Wednesday, August 26, 2015

Militancy years: Congress braved bullets while BJP beat chest on nationalism
By: Salman Nizami

It was so cold that night, that the blood spraying out from the bullet ridden body of Basit's father would freeze into red icicles as it touched the ground where he lay dead. "Salman naibar naeer, Abba haa muud," (Salman come out, my father is dead) Basit cried out to me as I tried coming to terms with the few seconds of violence that had changed the happy environment there into a life-long pain and separation.
A while ago, it was a joyful atmosphere at Basit's house, where we all had assembled to welcome his newly wed bride. Since it was the month of chillai kalan, I could not make it to Basit's wedding seven days earlier. The roads to Pattan had been blocked due to incessant snowfall that week, and I was trapped in my house in Jammu. But Basit would not listen to excuses. For him, his best friend not accompanying him on his D-day was nothing short of a sin. And hence, in order to atone that sin, I decided to visit Pattan when the snowfall receded and the weather was no longer so intimidating.
Basit had sent me a special invite to participate in the welcome dinner thrown in honour of his bride, who, as is the custom in Kashmir, had returned to her in-laws' place on the seventh day since the nuptial ceremonies. As I travelled in a car from Jammu to Pattan, in the biting cold of a soundless winter afternoon, when nothing but mist and hazy silhouettes of mountains were visible from the windows of the vehicle, I was filled with nostalgia of childhood days. I was to see Basit after such a long interval, and the fact that he was a groom now, filled me with reveries of our beautiful childhood when the two of us would make a commotion in his house with our playful ways, and Basit' dad, a warm middle-aged gentleman and devoted leader of the Congress, would be on his toes watching us, and doting on us.
So, when he lay dead on the floor, I felt inconsolable. I tried to comfort Basit, his bride, and Basit's mom, but they were crying miserably. Those were the days of militancy. People generally recall the excesses done by the army, but nobody really tells you that the militants, who professed to be our champions, our saviours, committed no less atrocity. People talk of the right to self-determination. But as militants waged a war with the state, there was hardly any free choices on offer for the citizens trapped in the region. The mood was overwhelming in the favour of a separate nation.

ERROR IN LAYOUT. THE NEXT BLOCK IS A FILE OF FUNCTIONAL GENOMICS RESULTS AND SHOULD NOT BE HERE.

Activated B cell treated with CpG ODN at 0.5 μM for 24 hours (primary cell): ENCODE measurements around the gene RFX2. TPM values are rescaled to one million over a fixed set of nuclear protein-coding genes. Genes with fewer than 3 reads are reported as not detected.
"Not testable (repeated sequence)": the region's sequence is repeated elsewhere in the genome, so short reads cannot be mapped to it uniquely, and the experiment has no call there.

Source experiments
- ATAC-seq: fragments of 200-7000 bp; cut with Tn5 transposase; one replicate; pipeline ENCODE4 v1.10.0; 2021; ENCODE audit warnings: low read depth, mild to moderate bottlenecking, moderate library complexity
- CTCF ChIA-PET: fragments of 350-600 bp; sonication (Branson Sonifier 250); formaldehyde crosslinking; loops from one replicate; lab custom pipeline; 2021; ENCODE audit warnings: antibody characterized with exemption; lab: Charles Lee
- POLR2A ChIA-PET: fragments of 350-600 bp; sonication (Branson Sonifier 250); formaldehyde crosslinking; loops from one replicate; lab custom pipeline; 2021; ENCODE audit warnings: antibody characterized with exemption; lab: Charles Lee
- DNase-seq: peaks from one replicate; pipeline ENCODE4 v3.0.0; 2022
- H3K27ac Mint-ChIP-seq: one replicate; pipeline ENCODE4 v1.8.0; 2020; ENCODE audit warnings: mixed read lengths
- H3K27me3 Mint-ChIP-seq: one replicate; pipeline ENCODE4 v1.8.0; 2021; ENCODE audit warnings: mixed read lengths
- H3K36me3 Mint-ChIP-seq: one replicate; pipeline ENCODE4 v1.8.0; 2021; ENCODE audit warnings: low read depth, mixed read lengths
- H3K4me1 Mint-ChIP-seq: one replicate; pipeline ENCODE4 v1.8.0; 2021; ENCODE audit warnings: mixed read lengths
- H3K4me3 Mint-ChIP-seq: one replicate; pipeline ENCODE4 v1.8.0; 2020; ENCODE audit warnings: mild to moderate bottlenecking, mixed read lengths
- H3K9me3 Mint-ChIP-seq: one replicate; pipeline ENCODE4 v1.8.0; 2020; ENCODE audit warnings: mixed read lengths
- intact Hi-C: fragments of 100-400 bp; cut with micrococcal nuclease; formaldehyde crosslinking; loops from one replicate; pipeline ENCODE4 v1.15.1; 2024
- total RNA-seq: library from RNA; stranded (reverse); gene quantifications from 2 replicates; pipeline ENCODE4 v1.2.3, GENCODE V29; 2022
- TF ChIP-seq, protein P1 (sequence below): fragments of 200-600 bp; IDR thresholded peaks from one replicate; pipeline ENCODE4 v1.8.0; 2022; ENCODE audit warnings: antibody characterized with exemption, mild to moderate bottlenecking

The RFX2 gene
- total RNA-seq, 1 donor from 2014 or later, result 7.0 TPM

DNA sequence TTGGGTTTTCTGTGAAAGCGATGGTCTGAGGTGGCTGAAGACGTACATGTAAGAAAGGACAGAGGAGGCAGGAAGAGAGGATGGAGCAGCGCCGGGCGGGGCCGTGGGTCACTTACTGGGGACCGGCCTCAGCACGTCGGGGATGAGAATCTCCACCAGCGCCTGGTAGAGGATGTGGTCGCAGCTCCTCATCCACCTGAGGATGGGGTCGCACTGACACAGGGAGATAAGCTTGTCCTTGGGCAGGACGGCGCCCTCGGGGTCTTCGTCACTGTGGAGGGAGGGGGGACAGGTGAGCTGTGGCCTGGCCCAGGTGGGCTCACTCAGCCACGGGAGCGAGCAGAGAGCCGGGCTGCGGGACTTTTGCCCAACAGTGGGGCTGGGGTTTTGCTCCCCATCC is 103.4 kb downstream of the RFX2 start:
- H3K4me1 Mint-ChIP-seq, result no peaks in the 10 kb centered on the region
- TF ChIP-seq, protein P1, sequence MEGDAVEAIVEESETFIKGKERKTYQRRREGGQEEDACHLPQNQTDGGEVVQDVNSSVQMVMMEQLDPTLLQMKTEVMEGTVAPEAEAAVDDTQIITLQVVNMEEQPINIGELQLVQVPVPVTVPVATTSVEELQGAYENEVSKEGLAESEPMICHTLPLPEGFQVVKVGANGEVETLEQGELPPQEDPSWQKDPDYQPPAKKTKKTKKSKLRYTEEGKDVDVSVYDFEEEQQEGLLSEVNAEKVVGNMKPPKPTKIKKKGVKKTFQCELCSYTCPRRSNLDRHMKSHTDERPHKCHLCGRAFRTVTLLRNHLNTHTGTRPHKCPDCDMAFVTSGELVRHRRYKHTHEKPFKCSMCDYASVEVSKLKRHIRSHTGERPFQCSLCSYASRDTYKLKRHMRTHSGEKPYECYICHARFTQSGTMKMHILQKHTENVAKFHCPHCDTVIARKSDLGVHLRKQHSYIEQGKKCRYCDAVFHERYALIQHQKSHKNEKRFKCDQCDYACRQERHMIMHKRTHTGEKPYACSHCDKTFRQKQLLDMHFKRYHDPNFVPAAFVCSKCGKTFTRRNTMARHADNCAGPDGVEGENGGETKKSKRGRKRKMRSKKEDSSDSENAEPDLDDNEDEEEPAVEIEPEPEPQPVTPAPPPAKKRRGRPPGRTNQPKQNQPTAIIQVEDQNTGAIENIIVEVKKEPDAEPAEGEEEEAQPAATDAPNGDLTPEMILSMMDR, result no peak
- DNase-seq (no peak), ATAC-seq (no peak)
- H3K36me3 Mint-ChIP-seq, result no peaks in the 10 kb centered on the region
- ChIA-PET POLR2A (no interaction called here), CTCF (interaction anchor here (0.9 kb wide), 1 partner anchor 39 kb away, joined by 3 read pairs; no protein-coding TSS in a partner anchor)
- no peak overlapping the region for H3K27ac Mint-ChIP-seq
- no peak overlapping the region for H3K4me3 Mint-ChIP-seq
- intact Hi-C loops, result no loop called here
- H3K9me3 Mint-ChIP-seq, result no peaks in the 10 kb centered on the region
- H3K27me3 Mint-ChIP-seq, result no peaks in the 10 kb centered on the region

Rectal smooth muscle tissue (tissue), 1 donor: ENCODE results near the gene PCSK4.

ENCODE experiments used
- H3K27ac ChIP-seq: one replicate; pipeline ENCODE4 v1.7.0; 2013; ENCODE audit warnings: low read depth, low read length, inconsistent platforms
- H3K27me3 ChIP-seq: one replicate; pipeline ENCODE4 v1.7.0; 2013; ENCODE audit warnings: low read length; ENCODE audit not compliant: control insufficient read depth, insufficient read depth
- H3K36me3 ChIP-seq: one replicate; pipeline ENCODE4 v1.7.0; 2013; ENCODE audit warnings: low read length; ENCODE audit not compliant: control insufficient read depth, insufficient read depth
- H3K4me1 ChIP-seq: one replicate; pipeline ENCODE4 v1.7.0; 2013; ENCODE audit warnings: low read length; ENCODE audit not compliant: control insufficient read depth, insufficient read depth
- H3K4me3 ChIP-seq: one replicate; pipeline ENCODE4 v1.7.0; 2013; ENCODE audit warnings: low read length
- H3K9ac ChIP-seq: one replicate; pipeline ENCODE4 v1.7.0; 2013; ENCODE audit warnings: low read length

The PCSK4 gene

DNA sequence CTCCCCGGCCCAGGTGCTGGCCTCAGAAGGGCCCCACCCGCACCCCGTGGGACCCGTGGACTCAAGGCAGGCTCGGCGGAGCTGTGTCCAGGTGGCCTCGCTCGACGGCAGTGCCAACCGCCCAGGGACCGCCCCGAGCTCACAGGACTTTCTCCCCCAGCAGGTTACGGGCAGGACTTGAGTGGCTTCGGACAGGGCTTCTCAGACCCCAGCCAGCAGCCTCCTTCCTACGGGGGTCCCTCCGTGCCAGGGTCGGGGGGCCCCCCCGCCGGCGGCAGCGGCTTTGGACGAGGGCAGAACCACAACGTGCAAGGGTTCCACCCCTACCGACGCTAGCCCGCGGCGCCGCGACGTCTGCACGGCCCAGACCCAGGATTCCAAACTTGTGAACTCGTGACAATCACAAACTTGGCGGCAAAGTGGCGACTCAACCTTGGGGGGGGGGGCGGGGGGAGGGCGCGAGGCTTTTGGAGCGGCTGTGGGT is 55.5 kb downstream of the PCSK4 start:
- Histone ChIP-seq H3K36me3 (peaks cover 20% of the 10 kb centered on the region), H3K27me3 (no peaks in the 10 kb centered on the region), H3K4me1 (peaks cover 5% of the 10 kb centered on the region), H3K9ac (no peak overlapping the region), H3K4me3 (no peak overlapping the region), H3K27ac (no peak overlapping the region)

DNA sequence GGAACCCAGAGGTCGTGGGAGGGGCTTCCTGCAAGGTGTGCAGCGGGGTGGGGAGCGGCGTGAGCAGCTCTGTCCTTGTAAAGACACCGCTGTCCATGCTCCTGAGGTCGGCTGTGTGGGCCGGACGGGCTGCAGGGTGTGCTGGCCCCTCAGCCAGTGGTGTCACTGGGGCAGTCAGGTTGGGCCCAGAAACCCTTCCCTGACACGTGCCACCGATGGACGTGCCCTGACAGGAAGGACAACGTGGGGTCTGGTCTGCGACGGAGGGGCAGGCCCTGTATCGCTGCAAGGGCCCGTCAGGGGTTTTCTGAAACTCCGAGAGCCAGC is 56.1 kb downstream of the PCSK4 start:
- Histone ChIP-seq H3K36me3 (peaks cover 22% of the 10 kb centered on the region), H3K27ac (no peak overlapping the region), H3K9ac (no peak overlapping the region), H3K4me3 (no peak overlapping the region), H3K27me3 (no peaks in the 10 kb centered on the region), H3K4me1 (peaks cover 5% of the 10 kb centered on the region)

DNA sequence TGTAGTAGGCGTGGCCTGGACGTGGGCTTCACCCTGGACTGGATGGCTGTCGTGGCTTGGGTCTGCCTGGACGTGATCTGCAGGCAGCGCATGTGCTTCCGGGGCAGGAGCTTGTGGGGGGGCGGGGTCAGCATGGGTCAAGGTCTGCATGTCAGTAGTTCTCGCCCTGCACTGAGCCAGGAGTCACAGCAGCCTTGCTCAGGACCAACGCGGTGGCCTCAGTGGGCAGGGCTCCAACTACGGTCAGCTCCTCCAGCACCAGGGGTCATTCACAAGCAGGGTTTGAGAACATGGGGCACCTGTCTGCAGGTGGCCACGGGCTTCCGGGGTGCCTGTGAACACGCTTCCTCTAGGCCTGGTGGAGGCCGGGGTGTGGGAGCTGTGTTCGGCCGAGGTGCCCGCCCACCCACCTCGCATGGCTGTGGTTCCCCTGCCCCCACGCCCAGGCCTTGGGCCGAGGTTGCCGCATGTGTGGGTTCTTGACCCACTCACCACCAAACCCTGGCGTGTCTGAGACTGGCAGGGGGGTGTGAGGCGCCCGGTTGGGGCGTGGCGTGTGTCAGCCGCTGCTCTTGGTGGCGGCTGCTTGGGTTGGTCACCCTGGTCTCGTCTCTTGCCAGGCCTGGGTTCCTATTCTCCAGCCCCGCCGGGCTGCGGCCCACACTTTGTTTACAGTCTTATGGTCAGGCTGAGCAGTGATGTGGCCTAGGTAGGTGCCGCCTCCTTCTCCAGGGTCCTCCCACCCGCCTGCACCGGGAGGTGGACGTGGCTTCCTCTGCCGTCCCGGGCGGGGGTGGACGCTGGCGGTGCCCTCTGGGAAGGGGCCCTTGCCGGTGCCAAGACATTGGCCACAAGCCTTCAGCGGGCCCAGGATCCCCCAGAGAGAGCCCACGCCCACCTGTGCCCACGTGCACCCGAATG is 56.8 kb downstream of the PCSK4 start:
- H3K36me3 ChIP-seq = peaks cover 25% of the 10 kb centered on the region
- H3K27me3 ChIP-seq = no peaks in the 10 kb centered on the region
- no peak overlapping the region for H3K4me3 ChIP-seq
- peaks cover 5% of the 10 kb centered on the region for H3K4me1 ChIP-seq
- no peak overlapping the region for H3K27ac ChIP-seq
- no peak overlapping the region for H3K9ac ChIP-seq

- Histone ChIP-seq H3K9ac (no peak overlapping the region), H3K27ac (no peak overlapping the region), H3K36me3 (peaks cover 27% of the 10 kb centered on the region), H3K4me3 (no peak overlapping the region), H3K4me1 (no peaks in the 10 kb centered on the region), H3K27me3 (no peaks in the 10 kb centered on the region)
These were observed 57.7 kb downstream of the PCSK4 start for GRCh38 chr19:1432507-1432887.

While I do not have any personal animosity against any individual's choices, it was certainly not the case with the militants who were virulently against anybody who was in favour of India. They unleashed unspeakable tyranny if anybody was suspected to be sympathetic to New Delhi. It was a difficult time for local politicians. The Indian flag could be seen only in the army camps. Nowhere else people had the courage to show any allegiance to India, for the fear of being persecuted by militants. Basit's father, as was the case with so many other Congress leaders, fell prey to this persecution.
It was around 8 pm when I along with the bride and the groom, was enjoying the Kashmiri food (Wazwan), when a group of seven people entered the house. It was a raid by the militants. Basit hid his bride and asked me to lie down under the bed, as the armed men caught hold of his father. Few eerie moments followed. The music had been stopped and the warm feel of the room gave way to macabre silence. The militants asked Basit’s dad to turn off the light. They then demanded extortion money and when the grey-haired man refsued to cow down to their avarice, they started beating him up. Two of them pushed him against the wall and searched his pockets. At this point, Basit's mother threw herself down to the miscreants' feet and begged for mercy. But with no regard to her age or gender, the evil men kicked on her forehead and soon the old woman was bleeding profusely.